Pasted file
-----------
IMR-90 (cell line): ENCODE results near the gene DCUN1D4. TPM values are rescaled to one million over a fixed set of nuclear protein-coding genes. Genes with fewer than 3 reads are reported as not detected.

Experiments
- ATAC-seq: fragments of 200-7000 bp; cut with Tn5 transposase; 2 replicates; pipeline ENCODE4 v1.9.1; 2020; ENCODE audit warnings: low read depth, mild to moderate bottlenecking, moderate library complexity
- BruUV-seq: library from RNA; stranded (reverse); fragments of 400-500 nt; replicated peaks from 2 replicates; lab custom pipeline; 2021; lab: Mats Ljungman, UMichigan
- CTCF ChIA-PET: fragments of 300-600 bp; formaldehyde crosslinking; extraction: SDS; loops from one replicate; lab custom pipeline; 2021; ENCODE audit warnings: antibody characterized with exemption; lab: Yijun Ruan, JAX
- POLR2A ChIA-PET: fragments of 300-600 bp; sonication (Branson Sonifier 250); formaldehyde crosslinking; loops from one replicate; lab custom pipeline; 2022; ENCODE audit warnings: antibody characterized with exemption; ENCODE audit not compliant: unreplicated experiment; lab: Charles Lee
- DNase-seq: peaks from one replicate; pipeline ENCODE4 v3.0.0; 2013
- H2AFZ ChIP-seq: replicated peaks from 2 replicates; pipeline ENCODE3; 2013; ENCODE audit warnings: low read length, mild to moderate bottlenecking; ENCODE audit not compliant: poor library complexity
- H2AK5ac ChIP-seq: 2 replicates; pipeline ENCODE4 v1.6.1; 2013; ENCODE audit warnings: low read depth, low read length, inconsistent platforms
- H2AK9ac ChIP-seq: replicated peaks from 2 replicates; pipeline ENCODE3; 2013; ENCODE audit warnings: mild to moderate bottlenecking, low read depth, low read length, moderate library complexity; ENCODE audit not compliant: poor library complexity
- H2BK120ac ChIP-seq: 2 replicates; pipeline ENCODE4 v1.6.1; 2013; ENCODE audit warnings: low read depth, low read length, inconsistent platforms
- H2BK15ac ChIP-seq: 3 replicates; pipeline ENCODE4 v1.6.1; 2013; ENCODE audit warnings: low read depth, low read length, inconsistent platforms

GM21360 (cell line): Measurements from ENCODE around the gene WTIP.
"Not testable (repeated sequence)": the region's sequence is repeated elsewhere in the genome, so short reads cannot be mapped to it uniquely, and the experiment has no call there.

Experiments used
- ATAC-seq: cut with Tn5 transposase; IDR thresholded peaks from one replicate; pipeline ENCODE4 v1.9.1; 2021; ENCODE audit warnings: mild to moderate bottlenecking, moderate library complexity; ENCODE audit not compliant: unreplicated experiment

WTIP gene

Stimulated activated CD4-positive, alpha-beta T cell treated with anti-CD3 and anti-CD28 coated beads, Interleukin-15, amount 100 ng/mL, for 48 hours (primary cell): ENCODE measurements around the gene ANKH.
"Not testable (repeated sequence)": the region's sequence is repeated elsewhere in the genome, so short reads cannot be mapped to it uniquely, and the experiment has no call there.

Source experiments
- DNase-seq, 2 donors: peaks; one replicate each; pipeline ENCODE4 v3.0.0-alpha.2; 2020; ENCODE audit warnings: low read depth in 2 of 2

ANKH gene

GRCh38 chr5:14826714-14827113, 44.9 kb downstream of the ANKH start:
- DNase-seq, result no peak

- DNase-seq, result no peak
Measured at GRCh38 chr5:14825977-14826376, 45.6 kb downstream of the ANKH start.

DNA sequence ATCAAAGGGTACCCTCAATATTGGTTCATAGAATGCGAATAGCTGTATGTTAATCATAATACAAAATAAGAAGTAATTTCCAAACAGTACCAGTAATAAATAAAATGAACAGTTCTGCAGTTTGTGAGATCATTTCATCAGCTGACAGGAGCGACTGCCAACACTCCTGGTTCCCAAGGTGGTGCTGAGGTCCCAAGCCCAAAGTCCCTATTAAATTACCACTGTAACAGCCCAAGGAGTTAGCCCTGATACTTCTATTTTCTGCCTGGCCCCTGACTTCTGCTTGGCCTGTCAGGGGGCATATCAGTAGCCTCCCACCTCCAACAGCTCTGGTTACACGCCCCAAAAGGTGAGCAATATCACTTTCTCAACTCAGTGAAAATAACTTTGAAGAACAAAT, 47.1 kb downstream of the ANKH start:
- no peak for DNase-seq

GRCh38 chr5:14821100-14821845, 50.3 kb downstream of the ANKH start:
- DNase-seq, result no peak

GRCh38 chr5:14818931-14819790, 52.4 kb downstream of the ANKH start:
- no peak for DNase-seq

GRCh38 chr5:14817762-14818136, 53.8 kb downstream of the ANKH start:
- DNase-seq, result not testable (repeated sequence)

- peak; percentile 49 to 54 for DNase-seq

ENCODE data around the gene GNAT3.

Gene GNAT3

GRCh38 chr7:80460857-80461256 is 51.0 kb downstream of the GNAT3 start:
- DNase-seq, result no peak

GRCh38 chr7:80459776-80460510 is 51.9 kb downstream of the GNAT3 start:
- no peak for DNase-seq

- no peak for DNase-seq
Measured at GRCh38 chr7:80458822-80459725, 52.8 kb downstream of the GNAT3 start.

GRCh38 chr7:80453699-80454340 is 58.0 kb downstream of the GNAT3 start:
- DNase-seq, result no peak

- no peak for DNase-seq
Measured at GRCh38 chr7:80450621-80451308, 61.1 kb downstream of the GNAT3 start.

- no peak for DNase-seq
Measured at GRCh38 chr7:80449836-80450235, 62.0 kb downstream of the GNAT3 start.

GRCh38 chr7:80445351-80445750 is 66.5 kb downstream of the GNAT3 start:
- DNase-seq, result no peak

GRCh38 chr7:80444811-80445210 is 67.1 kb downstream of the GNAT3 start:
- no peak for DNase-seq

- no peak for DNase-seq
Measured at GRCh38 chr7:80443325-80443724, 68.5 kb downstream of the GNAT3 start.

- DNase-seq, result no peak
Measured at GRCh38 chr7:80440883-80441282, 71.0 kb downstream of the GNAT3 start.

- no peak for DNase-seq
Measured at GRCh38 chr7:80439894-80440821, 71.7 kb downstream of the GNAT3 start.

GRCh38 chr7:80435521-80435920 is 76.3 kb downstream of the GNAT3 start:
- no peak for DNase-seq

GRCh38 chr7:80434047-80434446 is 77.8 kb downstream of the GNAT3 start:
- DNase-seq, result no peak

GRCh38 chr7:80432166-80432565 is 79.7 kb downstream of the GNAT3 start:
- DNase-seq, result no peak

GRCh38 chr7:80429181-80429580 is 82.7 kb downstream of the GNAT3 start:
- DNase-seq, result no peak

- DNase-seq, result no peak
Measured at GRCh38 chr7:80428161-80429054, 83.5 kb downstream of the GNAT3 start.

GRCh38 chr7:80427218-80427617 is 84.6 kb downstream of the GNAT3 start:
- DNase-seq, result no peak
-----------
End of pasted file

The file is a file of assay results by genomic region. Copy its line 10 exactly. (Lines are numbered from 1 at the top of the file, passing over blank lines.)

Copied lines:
- H2AK9ac ChIP-seq: replicated peaks from 2 replicates; pipeline ENCODE3; 2013; ENCODE audit warnings: mild to moderate bottlenecking, low read depth, low read length, moderate library complexity; ENCODE audit not compliant: poor library complexity